ID:ENTITY Self: Perception + Reality



ID:ENTITY | Self: Perception + Reality

ID:ENTITY is a group exhibition which explores the complex relationship between the “self” and the world. Digital technologies are radically altering the traditional ways in which we relate to each other, our social spaces, and even ourselves. New generations bring about changing paradigms for communication, learning and interaction. The boundaries of our modern lives are collapsing. The protection of our identities, the transparency of our digital reputations, and the manifestation of radical and shifting digital evolutions provoke these artists to engage in a highly technical, visual dialogue that includes: interactive surfaces, Microsoft Kinect™ technology, and dynamic digital wall projections. Artists featured in ID:ENTITY use a wide range of cutting-edge software technologies to create interactive imagery and inspiring environments that engage viewers with sensory experiences.


David Rieder, Kevin Brock, emBody(text){, 2011 Digital interactive

Performative Construction of the Self-Portrait

Cecilia Mouat, Identity: The Performative Construction of the Self-Portrait, 2011 Digital video, mirror


McArthur Freeman, II, Poly-faces, 2011 Digital 3D print

Facebook Friend

Lee Cherry, Patrick FitzGerald, Karoon McDowell, Facebook Friend, 2011 Digital interactive, wood, mirror

The Ladder

Lee Cherry, Patrick FitzGerald, The Ladder, 2011 Digital interactive, pencil

Ladder 2.1 from Lee Cherry on Vimeo.

The Ladder 2.1

Ladder 2.1 from Lee Cherry on Vimeo.

The Ladder 2.1

Ladder 2.1 from Lee Cherry on Vimeo.

The Ladder 2.1

Tunnel Vision

David Gruber, David M Rieder, Tunnel Vision, 2011 Digital interactive

David Gruber and David Rieder’s Tunnel Vision, a cybertextual interpretation of Mark Strand’s poem, The Tunnel. Strand’s poem dramatizes the fear and loathing that we feel as we confront a sense of the outsider within us. Gruber and Rieder’s interpretation of Strand’s poem uses a webcam with motion-tracking software to extend and allegorize the connection that a user feels with the technologized and externalized projection of the self on the screen¬¬–a self that is inextricably linked to the words from Strand’s poem. The work is a contribution to a type of experimental writing known as cybertext. Strand’s poem and a scholarly essay about their work will be displayed alongside this interactive work.

The 4 Horsemen of the Apocalypse

Marc Russo, The Four Horsemen of the Apocalypse: Silence, Decay, Consumption, Death 2011

One featured work in ID:ENTITY that exemplifies the experimental dynamic nature of the exhibition is a four-screen installation by Marc Russo depicting The Four Horsemen of the Apocalypse. In Russo’s re-imagining, the first horseman, Silence, prevents communication and censors thoughts and expression. Silence results in the second sign: Decay. The next sign is Consumption, relating to the mass consumption of our resources, which ultimately leads to our Death.

According to John, the author of the Book of Revelation, there will be seven signs that come before the Apocalypse and God’s judgment. The first four signs will be brought to the earth by mounted warriors, creatures known classically as the Four Horsemen of the Apocalypse: Conquest, War, Famine, and Death. I believe John was concerned by the events happening when he penned the last chapter of the Bible, and Revelation is his warning to us: if we continue with our evil conquests and wars, this will lead to a plague of famine and, ultimately, death.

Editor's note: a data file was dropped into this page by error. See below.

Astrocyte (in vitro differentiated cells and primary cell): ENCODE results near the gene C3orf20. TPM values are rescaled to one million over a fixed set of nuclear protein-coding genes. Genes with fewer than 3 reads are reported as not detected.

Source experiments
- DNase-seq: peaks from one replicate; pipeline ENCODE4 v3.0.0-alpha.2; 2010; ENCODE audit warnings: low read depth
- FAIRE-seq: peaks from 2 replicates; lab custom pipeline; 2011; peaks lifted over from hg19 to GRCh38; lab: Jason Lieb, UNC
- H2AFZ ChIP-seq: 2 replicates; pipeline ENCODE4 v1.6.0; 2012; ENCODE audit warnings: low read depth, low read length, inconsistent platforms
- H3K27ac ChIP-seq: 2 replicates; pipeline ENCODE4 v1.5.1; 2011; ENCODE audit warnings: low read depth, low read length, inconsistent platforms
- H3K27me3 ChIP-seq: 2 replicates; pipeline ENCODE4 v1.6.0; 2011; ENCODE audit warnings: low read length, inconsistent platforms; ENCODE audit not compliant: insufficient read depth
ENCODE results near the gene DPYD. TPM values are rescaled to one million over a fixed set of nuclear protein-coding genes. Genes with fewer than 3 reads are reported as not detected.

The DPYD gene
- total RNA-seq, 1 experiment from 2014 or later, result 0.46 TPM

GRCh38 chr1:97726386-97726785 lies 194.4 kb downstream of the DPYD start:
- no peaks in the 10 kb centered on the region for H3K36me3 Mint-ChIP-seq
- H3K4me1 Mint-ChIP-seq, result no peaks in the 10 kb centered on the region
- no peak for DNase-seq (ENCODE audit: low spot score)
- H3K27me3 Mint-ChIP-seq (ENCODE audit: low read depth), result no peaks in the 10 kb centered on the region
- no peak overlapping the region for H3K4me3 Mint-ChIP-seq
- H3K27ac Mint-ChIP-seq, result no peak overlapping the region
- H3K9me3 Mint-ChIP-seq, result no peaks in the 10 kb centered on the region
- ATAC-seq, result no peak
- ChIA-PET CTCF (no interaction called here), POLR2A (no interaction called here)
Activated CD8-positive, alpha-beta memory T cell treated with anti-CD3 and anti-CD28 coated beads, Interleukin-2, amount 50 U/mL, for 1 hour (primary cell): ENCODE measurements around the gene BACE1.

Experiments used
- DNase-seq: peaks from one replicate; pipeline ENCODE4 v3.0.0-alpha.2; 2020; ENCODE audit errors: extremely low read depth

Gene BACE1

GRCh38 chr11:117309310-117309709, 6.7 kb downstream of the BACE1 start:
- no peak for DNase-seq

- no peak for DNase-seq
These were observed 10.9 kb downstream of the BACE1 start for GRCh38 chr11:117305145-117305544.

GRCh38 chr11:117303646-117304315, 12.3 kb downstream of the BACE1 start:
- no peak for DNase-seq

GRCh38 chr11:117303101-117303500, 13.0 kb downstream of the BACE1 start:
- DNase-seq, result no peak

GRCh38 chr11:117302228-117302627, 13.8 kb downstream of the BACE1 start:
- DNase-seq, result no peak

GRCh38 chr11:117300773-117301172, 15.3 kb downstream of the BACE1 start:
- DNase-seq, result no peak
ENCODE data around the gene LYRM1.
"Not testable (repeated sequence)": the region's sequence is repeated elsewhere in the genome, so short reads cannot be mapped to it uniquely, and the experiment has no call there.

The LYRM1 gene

The Four Horsemen have been depicted artistically many times since they were introduced during the 1st Century AD. Examples are found in medieval illuminated texts, and the creatures were famously illustrated in Albrecht Dürer’s woodcut in the 15th Century. In popular culture, the Four Horsemen have been reinterpreted in graphic novels, digital illustrations, music, literature, and film. The works vary in viewpoint, focus, details, and treatment of the story and characters.

I believe the signs of the Apocalypse will be smaller and more subtle than the catastrophic ones John predicted. In my re-imagining, The First Horseman, Silence, prevents us from communicating with each other and censors our thoughts and expression. In this way, silence has a direct effect on our memory. If we do not communicate, we cannot remember our past and learn from our mistakes. Our silence will then result in the second sign: Decay. This decay will be the disintegration of our social order and the material things that represent it. By ignoring the decay of our world, we are ignoring time – Nature’s singular tool to warn us of our impending turning point. The next sign will be our voracious Consumption of our resources as we build around the ruins of our past. As we continue to consume and multiply, we are literally eating and destroying the earth from under our feet. It is impossible to forecast what mutations this will spawn; however, it is my belief that Mother Nature will defend herself, which will ultimately lead to our Death.

For ages, artists have used the art form that they felt would best update the Four Horsemen. This installation is intended to continue in this tradition. By depicting them in video, I hope to link my project to a lineage of important art that spans a millennium and to reevaluate the idea of the Four Horsemen for the 21st Century.

The 4 Horsemen of The Apocalypse

1000 Faces


Please Be Advised… — James Locus; Audio Installation

Please Be Advised… is an audio installation exploring the pervasiveness of our active online lives and how it defines our identity. The nature of the room, along with the authoritative character of “The Announcer”, creates an ideal soundspace for the public service announcement of our contemporary era.